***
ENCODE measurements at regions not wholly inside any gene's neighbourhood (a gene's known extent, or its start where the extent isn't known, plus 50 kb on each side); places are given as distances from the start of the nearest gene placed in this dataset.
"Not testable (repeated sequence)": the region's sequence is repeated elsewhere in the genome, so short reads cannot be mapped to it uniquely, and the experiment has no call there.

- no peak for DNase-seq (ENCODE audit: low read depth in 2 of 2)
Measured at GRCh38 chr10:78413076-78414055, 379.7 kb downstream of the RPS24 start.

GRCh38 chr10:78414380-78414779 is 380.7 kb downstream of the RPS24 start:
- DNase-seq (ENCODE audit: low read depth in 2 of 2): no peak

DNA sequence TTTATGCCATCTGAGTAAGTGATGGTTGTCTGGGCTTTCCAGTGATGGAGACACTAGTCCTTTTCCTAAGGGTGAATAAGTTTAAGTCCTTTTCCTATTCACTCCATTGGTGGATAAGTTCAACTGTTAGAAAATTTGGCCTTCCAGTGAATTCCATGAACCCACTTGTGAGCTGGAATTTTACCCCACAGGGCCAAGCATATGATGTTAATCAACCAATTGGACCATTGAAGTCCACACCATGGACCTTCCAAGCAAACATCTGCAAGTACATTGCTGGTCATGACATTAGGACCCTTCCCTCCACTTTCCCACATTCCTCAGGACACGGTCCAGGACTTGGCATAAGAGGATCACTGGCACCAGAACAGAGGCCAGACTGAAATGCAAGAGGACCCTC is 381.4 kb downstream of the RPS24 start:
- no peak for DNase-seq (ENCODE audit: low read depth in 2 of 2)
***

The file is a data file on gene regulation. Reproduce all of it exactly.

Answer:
ENCODE measurements at regions not wholly inside any gene's neighbourhood (a gene's known extent, or its start where the extent isn't known, plus 50 kb on each side); places are given as distances from the start of the nearest gene placed in this dataset.
"Not testable (repeated sequence)": the region's sequence is repeated elsewhere in the genome, so short reads cannot be mapped to it uniquely, and the experiment has no call there.

- no peak for DNase-seq (ENCODE audit: low read depth in 2 of 2)
Measured at GRCh38 chr10:78413076-78414055, 379.7 kb downstream of the RPS24 start.

GRCh38 chr10:78414380-78414779 is 380.7 kb downstream of the RPS24 start:
- DNase-seq (ENCODE audit: low read depth in 2 of 2): no peak

DNA sequence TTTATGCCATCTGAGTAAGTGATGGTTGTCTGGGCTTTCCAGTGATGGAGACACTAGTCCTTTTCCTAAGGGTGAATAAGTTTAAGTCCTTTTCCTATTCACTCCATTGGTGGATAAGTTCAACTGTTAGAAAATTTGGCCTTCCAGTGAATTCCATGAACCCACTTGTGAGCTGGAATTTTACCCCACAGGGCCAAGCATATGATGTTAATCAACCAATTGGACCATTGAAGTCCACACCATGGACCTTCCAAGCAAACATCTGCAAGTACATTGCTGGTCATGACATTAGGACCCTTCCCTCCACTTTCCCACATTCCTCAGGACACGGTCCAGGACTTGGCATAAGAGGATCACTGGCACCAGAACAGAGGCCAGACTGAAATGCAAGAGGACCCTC is 381.4 kb downstream of the RPS24 start:
- no peak for DNase-seq (ENCODE audit: low read depth in 2 of 2)